Posts made in July, 2016

The Girl who Ran with Horses

The Girl who Ran with Horses

In the mid-1900’s, a 70 year old Northern Arapaho woman shared the following story about a girl and a herd of wild horses. It had been told to her when she was about 12 years old by her grandmother. “There was a man and his wife and their relatives. All these and their friends were traveling together. They had been camping together. In the fall, about September or October, they set out to find a camping place for the winter. So they broke up camp and started out. Now, one of the daughters of this man and his wife was married to a man from another group. While they were traveling, looking for the winter camping place, this girl stopped her father and mother – they were on horseback – and told them that she had lost her pillow. She told them to go on ahead slowly while she went back and looked for her pillow. She rode back on horseback alone and came to a drove of wild horses near some brush. When these wild horses saw this woman on horseback, they all ran toward her. There was a stallion in the group. This girl got off her horse, got on the stallion and got away with him. When it was about time for her to return and there was no sign of her, her people began to wonder what had happened to her. The horse she had ridden out came back, but she did not. So they waited in that place for a while. The girl’s husband rode around, off and on, looking for her. Then they had gotten enough meat to least for a while, they decided to go back to look for the girl. The men rode out on horseback and looked all over the hills for her. They often came to where the group of wild horses were, but they never suspected anything. They passed up the horses just looking for the girl. One man said one day, “These horses may have chased that girl’s horse and she may have knocked off her horse.” The men then rode back to the camp. Her husband stayed and continued to look around for his wife. After awhile, he, too got back to camp. Then they all got on swift horses and again rode out to the wild horses. These wild horses were altogether different from the horses the Indians rode and so the men made a plan. They would round up all these wild horses and drive them to their watering place in the river. When they got them all rounded up and got them to the river, they found this girl among them. She was getting...

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Arapaho Dice Game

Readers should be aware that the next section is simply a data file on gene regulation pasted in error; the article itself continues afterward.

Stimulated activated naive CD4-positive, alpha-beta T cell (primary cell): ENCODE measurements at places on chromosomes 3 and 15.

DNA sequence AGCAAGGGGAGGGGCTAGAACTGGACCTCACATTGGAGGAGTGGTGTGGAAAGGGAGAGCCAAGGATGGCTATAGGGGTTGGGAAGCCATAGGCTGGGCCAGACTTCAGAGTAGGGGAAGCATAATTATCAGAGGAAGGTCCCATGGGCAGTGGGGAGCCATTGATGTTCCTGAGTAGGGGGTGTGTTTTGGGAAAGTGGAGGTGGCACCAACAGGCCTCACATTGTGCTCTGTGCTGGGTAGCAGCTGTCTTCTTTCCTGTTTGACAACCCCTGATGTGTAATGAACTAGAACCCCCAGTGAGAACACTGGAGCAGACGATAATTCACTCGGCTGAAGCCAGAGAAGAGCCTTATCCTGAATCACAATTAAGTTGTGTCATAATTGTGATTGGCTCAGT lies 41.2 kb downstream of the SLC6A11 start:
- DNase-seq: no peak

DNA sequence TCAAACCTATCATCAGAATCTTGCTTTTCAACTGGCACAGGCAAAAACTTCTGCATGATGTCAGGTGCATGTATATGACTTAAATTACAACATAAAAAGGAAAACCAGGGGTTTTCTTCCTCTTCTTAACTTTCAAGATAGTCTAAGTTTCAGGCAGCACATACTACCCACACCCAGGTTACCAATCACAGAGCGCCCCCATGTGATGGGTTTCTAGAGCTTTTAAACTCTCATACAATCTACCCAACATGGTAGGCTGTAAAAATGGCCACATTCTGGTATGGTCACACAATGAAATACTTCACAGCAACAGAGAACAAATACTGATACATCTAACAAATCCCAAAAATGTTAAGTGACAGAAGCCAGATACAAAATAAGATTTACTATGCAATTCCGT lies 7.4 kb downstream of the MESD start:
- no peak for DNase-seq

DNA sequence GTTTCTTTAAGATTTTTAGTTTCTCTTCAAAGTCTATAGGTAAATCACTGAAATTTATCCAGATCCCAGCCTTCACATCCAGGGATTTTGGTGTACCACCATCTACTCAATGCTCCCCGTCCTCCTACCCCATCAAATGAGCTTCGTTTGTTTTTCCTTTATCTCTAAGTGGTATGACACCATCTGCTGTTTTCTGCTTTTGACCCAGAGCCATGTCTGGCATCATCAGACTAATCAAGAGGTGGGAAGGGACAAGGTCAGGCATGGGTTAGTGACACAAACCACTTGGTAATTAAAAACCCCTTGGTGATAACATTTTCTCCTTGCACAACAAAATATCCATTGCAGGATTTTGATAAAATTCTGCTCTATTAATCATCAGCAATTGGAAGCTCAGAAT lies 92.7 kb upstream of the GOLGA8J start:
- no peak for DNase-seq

Arapaho Dice Game

One of the more popular games among the Arapaho, especially the women, was a counting dice game. This high stake game had been known to last up to several days. During the early years of reservation life, it was a common occurrence to see the older women put on their blanket and go off to gamble with their friends and family. The Arapaho had two type of dice games they played, one with bones or seeds and the other with sticks. The games were similar to each other and mainly just differed in the materials used. To play the bone and seed dice game, you needed at least two sets each made up of two dice and a basket to toss them in. The dice were made of plum-stones, seeds or bone. They were usually marked by burning designs into one side and leaving the other side blank. The dice could also be incised or bored with rows of holes filled in with paint. There were usually only two sets used at one time but occasionally as many as five sets can be used. The count depends on the combination of marked and unmarked sides as the dice fall. The stakes are won when all the dice fall alike and match, either unmarked or marked. Points are also given when the dice of each set fall alike even though the sets differ. When one die alone falls different from the rest, one point is scored. The dice are usually tossed into a special willow basket made for the game. These baskets are about 8 inches round, two inches deep and have flat bottoms, with sides rising without curvature at an angle from the bottom. The center of the basket is wide open. Some basket bottoms are covered with a piece of skin sewed in with sinew thread and the baskets can be dyed red. It was the only time the Arapaho women made woven baskets. Dice were unique and individually designed with such things as dragonflies, birds and other symbols. When playing a game, two sets of dice were never the same so that it could be told with a glance who won. The dice game had many of the same elements when sticks were used instead of the bone or seed dice. The sticks ranged in size from half a foot to a foot in length, were split lengthwise and with the pith removed. The flat side was then painted and the outer side left white. A stick dice game consists of two sets, each set containing four sticks of one color. The unpainted backs were marked by burning various symbols into one of the two sets of...

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